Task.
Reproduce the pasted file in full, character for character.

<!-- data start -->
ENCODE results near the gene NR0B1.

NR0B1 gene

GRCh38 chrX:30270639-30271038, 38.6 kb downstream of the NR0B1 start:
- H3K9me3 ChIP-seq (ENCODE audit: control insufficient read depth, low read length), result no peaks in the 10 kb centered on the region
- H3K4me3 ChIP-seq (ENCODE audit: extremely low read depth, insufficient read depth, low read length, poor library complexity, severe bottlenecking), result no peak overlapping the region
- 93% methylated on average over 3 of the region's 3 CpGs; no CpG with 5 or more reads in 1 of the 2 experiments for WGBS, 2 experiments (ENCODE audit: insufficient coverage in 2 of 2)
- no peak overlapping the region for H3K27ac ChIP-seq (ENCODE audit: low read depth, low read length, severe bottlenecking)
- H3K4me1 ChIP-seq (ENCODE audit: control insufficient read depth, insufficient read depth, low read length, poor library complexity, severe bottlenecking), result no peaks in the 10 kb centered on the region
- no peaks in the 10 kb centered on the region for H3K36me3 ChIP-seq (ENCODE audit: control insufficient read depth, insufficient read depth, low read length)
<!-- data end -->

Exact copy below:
ENCODE results near the gene NR0B1.

NR0B1 gene

GRCh38 chrX:30270639-30271038, 38.6 kb downstream of the NR0B1 start:
- H3K9me3 ChIP-seq (ENCODE audit: control insufficient read depth, low read length), result no peaks in the 10 kb centered on the region
- H3K4me3 ChIP-seq (ENCODE audit: extremely low read depth, insufficient read depth, low read length, poor library complexity, severe bottlenecking), result no peak overlapping the region
- 93% methylated on average over 3 of the region's 3 CpGs; no CpG with 5 or more reads in 1 of the 2 experiments for WGBS, 2 experiments (ENCODE audit: insufficient coverage in 2 of 2)
- no peak overlapping the region for H3K27ac ChIP-seq (ENCODE audit: low read depth, low read length, severe bottlenecking)
- H3K4me1 ChIP-seq (ENCODE audit: control insufficient read depth, insufficient read depth, low read length, poor library complexity, severe bottlenecking), result no peaks in the 10 kb centered on the region
- no peaks in the 10 kb centered on the region for H3K36me3 ChIP-seq (ENCODE audit: control insufficient read depth, insufficient read depth, low read length)